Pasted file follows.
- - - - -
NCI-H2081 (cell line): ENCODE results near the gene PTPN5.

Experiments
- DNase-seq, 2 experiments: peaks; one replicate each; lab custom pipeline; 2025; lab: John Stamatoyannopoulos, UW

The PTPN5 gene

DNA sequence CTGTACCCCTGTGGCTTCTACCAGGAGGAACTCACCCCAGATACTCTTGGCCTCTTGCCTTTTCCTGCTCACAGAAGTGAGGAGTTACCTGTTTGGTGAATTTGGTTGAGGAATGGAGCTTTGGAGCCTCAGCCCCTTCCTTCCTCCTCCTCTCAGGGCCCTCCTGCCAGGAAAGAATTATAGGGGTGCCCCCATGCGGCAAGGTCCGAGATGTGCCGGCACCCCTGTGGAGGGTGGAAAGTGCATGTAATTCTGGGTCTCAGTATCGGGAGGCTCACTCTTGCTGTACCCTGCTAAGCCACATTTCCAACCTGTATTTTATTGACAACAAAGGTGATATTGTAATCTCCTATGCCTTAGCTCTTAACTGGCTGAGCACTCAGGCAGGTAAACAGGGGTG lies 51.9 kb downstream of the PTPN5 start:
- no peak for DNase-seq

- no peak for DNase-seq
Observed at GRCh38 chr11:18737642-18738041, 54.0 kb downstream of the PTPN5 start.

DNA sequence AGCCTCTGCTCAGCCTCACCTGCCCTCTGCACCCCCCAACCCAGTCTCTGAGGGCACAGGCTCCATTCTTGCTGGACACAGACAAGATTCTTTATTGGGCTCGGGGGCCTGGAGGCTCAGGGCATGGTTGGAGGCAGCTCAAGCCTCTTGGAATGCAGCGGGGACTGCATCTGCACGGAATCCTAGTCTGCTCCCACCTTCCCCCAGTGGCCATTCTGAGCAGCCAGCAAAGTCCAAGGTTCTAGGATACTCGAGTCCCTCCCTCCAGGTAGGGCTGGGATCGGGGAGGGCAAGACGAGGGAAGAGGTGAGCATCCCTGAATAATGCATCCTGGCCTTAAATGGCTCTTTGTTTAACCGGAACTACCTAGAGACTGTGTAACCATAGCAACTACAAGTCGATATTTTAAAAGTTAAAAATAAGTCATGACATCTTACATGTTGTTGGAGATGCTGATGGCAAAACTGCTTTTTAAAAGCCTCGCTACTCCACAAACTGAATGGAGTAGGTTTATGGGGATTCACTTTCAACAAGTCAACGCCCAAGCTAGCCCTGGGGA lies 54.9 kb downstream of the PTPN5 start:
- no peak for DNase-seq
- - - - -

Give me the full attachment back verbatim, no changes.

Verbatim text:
NCI-H2081 (cell line): ENCODE results near the gene PTPN5.

Experiments
- DNase-seq, 2 experiments: peaks; one replicate each; lab custom pipeline; 2025; lab: John Stamatoyannopoulos, UW

The PTPN5 gene

DNA sequence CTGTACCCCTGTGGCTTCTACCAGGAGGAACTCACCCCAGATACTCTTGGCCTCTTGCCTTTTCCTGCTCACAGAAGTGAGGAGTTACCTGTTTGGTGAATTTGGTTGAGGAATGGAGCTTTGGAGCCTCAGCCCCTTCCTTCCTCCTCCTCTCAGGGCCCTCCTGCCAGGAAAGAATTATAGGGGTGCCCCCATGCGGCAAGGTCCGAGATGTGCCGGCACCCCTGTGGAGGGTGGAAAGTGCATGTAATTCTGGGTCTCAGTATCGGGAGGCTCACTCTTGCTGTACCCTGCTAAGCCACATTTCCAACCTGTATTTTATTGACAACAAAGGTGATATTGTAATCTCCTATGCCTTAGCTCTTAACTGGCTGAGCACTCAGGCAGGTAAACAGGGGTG lies 51.9 kb downstream of the PTPN5 start:
- no peak for DNase-seq

- no peak for DNase-seq
Observed at GRCh38 chr11:18737642-18738041, 54.0 kb downstream of the PTPN5 start.

DNA sequence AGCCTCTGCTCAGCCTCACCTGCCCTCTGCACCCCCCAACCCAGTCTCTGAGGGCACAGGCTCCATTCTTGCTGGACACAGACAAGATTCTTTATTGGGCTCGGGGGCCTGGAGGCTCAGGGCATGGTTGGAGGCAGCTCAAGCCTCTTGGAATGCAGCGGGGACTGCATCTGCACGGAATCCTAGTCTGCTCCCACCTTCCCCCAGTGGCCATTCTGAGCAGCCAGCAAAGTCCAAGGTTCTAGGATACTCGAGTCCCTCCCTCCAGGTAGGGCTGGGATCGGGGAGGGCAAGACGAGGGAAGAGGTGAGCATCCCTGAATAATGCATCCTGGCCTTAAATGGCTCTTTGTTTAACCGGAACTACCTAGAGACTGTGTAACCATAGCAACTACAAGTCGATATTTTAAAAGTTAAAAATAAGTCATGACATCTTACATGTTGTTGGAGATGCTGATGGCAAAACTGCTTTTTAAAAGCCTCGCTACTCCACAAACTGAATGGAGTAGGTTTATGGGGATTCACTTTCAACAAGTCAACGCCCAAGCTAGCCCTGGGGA lies 54.9 kb downstream of the PTPN5 start:
- no peak for DNase-seq